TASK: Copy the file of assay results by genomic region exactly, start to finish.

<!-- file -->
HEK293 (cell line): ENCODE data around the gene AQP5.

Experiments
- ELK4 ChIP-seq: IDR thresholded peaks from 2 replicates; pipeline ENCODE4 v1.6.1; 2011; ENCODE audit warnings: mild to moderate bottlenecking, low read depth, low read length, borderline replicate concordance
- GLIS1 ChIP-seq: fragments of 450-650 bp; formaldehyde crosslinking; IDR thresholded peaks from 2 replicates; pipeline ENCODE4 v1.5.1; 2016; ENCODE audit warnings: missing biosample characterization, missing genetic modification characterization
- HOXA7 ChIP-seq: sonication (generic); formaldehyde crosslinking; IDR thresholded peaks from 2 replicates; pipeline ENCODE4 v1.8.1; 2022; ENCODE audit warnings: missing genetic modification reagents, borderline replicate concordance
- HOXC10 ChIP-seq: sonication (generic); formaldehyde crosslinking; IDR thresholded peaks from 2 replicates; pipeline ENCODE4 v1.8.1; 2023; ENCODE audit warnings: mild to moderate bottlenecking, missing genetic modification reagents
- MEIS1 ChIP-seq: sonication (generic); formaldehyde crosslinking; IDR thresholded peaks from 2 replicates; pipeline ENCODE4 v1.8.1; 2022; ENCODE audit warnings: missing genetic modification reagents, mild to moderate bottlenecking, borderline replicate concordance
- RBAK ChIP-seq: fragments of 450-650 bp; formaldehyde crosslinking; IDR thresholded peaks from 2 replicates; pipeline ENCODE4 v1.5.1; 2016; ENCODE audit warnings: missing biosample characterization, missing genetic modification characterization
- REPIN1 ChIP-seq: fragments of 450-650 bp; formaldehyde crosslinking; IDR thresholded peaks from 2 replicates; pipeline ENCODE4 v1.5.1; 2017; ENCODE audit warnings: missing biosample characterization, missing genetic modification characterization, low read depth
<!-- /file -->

HEK293 (cell line): ENCODE data around the gene AQP5.

Experiments
- ELK4 ChIP-seq: IDR thresholded peaks from 2 replicates; pipeline ENCODE4 v1.6.1; 2011; ENCODE audit warnings: mild to moderate bottlenecking, low read depth, low read length, borderline replicate concordance
- GLIS1 ChIP-seq: fragments of 450-650 bp; formaldehyde crosslinking; IDR thresholded peaks from 2 replicates; pipeline ENCODE4 v1.5.1; 2016; ENCODE audit warnings: missing biosample characterization, missing genetic modification characterization
- HOXA7 ChIP-seq: sonication (generic); formaldehyde crosslinking; IDR thresholded peaks from 2 replicates; pipeline ENCODE4 v1.8.1; 2022; ENCODE audit warnings: missing genetic modification reagents, borderline replicate concordance
- HOXC10 ChIP-seq: sonication (generic); formaldehyde crosslinking; IDR thresholded peaks from 2 replicates; pipeline ENCODE4 v1.8.1; 2023; ENCODE audit warnings: mild to moderate bottlenecking, missing genetic modification reagents
- MEIS1 ChIP-seq: sonication (generic); formaldehyde crosslinking; IDR thresholded peaks from 2 replicates; pipeline ENCODE4 v1.8.1; 2022; ENCODE audit warnings: missing genetic modification reagents, mild to moderate bottlenecking, borderline replicate concordance
- RBAK ChIP-seq: fragments of 450-650 bp; formaldehyde crosslinking; IDR thresholded peaks from 2 replicates; pipeline ENCODE4 v1.5.1; 2016; ENCODE audit warnings: missing biosample characterization, missing genetic modification characterization
- REPIN1 ChIP-seq: fragments of 450-650 bp; formaldehyde crosslinking; IDR thresholded peaks from 2 replicates; pipeline ENCODE4 v1.5.1; 2017; ENCODE audit warnings: missing biosample characterization, missing genetic modification characterization, low read depth